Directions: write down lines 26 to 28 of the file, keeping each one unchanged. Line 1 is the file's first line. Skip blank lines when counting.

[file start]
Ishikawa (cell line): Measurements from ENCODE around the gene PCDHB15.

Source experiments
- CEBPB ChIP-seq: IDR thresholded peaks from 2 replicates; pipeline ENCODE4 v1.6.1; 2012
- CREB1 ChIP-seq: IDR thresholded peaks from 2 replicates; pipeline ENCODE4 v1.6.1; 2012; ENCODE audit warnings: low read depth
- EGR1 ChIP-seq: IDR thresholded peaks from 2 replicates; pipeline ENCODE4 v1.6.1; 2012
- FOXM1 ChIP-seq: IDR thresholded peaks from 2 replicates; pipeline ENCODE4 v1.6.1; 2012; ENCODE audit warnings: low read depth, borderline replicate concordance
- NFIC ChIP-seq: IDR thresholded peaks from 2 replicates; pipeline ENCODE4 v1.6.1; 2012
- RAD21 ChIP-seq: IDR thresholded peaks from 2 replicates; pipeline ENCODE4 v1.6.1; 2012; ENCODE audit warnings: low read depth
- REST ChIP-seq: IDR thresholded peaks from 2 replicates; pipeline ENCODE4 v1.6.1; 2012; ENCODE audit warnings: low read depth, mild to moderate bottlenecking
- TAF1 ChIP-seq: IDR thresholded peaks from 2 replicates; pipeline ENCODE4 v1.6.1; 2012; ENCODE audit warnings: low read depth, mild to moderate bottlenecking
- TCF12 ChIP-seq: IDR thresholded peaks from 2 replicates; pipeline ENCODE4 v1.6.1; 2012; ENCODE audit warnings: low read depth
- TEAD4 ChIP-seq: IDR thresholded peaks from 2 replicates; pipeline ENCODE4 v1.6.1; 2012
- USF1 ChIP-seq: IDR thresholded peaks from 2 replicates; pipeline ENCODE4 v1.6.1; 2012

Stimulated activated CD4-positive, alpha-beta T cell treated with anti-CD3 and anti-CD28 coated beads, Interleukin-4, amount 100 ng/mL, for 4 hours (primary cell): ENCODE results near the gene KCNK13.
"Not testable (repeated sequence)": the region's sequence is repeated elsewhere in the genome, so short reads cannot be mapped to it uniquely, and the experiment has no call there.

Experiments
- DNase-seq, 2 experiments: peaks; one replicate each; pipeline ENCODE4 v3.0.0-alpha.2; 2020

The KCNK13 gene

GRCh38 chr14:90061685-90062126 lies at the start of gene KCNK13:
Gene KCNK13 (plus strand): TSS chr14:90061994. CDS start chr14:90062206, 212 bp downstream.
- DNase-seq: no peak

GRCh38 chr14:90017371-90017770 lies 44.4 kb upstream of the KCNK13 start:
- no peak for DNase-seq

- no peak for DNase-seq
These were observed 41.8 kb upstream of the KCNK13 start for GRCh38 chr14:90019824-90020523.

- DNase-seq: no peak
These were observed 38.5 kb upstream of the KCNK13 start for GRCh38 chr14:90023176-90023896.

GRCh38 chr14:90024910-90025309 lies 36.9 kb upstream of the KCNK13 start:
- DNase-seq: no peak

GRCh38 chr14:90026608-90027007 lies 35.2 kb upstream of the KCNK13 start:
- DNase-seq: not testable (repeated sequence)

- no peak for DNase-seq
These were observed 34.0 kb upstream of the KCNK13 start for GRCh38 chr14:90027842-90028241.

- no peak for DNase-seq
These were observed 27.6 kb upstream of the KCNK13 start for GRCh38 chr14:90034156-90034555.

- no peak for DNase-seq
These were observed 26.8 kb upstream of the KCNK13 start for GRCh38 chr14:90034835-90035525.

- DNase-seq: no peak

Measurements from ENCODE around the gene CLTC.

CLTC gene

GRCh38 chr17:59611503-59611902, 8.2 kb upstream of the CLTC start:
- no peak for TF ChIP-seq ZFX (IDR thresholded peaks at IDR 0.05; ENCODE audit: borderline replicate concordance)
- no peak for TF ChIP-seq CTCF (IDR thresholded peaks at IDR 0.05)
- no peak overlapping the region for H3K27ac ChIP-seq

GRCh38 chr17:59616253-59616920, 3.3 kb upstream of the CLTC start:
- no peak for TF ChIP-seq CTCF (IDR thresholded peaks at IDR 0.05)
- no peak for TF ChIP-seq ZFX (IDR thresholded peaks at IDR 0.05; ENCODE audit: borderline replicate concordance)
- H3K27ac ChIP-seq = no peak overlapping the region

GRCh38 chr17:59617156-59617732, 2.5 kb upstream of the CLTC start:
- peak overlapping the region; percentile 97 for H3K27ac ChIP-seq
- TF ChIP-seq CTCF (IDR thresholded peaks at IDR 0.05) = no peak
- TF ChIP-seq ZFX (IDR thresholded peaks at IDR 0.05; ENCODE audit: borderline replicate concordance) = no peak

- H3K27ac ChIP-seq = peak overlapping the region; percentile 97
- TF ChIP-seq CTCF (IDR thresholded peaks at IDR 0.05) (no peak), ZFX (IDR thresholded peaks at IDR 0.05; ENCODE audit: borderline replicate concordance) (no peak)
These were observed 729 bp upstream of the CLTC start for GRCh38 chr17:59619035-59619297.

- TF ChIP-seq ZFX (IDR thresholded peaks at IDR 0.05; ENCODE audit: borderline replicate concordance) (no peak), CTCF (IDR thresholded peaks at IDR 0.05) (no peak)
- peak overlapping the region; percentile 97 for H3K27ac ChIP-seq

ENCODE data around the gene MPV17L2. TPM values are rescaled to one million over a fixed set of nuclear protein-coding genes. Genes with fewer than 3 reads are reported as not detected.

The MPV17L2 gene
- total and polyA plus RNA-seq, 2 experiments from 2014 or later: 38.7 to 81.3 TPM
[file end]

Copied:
- DNase-seq: no peak
These were observed 38.5 kb upstream of the KCNK13 start for GRCh38 chr14:90023176-90023896.

GRCh38 chr14:90024910-90025309 lies 36.9 kb upstream of the KCNK13 start: